Queen of the Arabian Sea,Kochi. Many of us know Eranakulam, but people kept telling me that Kochi is different. And on 16th November we decided to take a small trip in the morning. On the previous day night we took a small trip of Eranakulam.Marine Drive, the Goshree Bridge and the Vallarpadam bridge & the Thattukada at Shenoy's. However Kochi was still unexplored .All of us were tired due to the Shabarimala trip, but we decided to go for it.
Getting up in the morning was not that tough, Deepak me and jithu were like good boys getting up out of bed and folding the blankets
View from the Flat.
By 6:30 we went out. Our First stop was the Jew Street in Mattanchery. The lanes leading to it are narrow and I was told that the Jews came to Kochi for spice trade. During the day time, spice trade is hectic in the area and it is really hectic. You cannot even take a cycle through the area due to the loading and unloading activities.
We moved ahead to the Jew Synagogue at Fort Kochi. Synagogue was constructed in 1568 and is the oldest in the Commonwealth countries. The synagogue was partially destroyed in a shelling during the Portuguese raid but was rebuilt two years later by the Dutch. I could feel the valor & pride standing outside.
The articles of interest at the synagogue are a clock tower, hand painted, willow patterned floor tiles from Canton in China, great scrolls of the Old Testament, Hebrew inscriptions on stone slabs, ancient scripts on copper plates in which the grants of privilege made by the former rulers of Cochin were recorded.
There are a lot of shops selling sculptors and ethnic items in the area.
Shops near the Synagogue
Kochi is also famous for Fishing Nets - Chinese fishing Nets to be precise.They are fixed land installations for an unusual form of fishing — shore operated lift nets.Each structure is at least 10 m high and comprises a cantilever with an outstretched net suspended over the sea and large stones suspended from ropes as counterweights at the other end. Each installation is operated by a team of up to six fishermen.The system is sufficiently balanced that the weight of a man walking along the main beam is sufficient to cause the net to descend into the sea. The net is left for a short time, possibly just a few minutes, before it is raised by pulling on ropes. The catch is usually modest: a few fish and crustaceans — these may be sold to passers by within minutes.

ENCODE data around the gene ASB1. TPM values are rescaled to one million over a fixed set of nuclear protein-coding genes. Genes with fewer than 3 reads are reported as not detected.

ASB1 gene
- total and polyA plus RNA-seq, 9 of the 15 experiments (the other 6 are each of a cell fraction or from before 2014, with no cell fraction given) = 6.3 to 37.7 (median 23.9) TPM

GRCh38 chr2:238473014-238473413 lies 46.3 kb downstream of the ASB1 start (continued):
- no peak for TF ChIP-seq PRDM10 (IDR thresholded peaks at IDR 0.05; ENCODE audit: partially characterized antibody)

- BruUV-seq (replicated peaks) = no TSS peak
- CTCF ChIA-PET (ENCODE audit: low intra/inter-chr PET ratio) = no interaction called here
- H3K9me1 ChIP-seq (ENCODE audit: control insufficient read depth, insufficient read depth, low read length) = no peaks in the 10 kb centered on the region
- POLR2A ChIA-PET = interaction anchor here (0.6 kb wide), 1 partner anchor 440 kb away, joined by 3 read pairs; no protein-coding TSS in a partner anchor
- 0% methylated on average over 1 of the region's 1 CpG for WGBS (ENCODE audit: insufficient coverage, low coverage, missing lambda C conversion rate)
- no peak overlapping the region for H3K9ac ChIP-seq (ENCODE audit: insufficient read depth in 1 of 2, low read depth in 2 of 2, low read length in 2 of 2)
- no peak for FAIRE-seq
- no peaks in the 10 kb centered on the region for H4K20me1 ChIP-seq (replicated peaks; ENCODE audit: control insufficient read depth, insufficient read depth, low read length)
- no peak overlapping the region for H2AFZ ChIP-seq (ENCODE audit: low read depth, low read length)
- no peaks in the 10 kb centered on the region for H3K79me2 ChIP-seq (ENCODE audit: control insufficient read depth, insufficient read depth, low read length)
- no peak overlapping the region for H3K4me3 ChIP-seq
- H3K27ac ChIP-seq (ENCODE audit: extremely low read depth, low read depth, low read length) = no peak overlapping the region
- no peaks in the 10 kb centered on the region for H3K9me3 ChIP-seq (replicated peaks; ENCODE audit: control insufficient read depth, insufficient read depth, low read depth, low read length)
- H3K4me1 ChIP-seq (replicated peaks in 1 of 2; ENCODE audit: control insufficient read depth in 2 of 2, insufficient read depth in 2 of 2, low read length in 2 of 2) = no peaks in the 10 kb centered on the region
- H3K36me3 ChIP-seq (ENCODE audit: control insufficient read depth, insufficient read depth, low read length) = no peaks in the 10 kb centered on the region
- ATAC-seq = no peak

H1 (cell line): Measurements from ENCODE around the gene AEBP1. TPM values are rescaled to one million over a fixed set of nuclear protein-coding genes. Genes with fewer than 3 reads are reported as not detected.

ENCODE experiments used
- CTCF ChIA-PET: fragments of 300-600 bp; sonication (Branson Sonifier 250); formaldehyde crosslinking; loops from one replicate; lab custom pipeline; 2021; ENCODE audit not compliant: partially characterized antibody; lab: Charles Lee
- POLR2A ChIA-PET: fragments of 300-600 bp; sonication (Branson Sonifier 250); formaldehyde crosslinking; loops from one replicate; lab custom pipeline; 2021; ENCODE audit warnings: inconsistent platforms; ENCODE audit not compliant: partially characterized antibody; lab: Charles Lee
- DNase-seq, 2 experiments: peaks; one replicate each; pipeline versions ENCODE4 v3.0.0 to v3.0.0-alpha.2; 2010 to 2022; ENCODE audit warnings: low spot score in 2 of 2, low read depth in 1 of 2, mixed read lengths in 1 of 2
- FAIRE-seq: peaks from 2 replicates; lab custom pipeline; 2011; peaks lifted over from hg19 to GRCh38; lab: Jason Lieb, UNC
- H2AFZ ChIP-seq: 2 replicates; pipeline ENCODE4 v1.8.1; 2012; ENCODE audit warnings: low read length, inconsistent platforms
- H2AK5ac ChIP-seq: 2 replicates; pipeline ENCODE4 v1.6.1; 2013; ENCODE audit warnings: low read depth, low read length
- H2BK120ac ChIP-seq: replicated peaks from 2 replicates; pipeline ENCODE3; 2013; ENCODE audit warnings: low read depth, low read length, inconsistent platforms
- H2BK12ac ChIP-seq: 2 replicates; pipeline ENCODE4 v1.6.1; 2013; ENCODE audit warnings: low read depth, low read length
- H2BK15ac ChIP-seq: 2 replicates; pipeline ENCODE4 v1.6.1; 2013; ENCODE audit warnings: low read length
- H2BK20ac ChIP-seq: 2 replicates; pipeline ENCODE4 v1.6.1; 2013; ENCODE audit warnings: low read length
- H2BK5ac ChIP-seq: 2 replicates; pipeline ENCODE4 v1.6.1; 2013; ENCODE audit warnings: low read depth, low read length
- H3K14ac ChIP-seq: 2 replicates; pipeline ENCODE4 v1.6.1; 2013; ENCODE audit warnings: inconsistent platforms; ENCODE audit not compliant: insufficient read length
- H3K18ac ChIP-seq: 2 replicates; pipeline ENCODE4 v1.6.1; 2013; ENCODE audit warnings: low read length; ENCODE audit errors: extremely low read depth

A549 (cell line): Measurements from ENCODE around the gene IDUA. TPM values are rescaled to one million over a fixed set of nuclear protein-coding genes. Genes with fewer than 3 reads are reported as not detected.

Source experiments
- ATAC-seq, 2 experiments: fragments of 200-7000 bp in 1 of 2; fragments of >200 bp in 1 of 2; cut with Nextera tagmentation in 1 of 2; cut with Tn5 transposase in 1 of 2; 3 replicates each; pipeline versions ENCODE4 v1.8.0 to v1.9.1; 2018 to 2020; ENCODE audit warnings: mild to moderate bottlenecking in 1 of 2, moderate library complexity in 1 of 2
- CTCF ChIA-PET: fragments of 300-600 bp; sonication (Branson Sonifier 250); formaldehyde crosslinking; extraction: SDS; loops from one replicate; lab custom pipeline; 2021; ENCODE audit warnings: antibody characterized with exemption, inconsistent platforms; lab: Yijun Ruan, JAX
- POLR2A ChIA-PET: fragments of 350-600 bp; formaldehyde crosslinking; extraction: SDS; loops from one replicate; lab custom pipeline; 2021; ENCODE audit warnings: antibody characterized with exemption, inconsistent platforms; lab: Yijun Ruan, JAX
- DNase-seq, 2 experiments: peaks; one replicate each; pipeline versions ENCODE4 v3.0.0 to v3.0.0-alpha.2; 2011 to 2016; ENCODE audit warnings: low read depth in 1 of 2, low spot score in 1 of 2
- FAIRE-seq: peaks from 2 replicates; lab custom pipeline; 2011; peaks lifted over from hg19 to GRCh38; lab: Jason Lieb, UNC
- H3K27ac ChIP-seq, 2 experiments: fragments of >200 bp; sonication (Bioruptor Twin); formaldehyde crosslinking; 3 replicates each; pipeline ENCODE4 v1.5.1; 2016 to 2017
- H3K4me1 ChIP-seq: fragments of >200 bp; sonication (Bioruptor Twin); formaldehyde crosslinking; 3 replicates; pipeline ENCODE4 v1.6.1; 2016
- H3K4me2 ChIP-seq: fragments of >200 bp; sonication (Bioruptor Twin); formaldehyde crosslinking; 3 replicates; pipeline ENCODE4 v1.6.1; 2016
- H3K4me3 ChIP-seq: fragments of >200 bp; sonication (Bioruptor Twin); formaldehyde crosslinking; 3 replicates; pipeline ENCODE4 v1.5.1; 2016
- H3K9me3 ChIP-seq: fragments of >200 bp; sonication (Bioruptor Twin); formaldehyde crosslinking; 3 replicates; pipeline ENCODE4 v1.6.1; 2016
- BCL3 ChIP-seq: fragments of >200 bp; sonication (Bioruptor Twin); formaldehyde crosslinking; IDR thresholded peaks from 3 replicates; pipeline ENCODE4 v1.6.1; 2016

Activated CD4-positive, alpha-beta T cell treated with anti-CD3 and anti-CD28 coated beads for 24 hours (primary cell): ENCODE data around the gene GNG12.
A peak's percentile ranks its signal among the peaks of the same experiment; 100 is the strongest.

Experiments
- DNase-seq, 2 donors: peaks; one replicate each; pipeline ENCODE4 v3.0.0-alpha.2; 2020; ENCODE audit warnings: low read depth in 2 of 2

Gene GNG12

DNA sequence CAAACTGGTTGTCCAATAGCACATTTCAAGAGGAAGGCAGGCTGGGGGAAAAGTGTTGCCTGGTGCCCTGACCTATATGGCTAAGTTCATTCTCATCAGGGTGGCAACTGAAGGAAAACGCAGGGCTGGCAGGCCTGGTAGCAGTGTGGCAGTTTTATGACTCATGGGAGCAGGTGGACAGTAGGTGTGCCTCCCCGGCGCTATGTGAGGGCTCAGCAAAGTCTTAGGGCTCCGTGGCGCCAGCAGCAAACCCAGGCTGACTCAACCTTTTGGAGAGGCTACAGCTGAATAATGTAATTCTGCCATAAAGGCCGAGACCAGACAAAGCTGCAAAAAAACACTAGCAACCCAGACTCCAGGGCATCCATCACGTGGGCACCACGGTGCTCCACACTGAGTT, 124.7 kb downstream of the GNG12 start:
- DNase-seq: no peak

It is received wisdom that the nets are Chinese in origin. This is not as improbable as the 5,000 km distance from China might suggest — Kochi is a very important centre for the spice trade attracting traders from far and wide. Some suppose that the nets were introduced by the Chinese explorer Zheng He.In addition, catches can be purchased individually and need be taken only a short distance to a street entrepreneur who will cook it.
Market where the fish is sold.
We took a walk around the Shore line which was a great experience. Since it was morning, I saw a lot of people doing exercises along the shore line. To save from the shoreline from the tides, Rocks have been laid. There is only one small stretch where you can see sand. I also saw a few people swimming in the sea. Being a natural port, there is lot of silt that gets deposited. There are dredging ships that takes care of cleaning up the silt deposits. No wonder the British made Kochi a Port. Vembanad Lake is really beautiful as well.
I saw a lot of opportunities of development along the shoreline. I also saw a couple of places where the provisions for restaurants and other small shops were made by the governemnt, but not much has been done there after. I don't think they have been used at all.
Old Mattanchery Bridge
Church at Fort Kochi, there are few of them!!! But this one is special...
This is called the St. Francis Church.
Built around 1503, this is the oldest European Church in India. But the real speciality about this place is related to Vasco Da Gama. For those of you who don't know, Vasco Da Gama was the first European Sailor to discover India. Dom Vasco da Gama, 1st Count of Vidigueira was a Portuguese explorer, one of the most successful in the European Age of Discovery and the commander of the first ships to sail directly from Europe to India. On his first visit he landed in Kappad (near Calicut) in 1498. He died in Kochi in 1524 when he was on his third visit to India. His body was originally buried in this church, but after fourteen years his remains were removed to Lisbon. His Grave stone is still available in this church. The Church was declared a protected monument in April and thereafter it is under the Archieolgical Suvery of India but owned by the North Kerala Dioces of Church of South India.
Our Car parked near the Fort Kochi Market.
One of the Old houses in Fort Kochi.
The path way along the shores
Fishermen setting off for the high seas!
Old Gunnery at Fort Kochi
Boilers at Fort Kochi
Dredging ship at the Port
We started back around 8:00 am as we had to catch a train at 9:30am. Overall the experience was really good. Though a wish still remains of having a tea at the "Thattukada" on the Beach! May be in the evening !
Coming Soon : Drive to Kannur!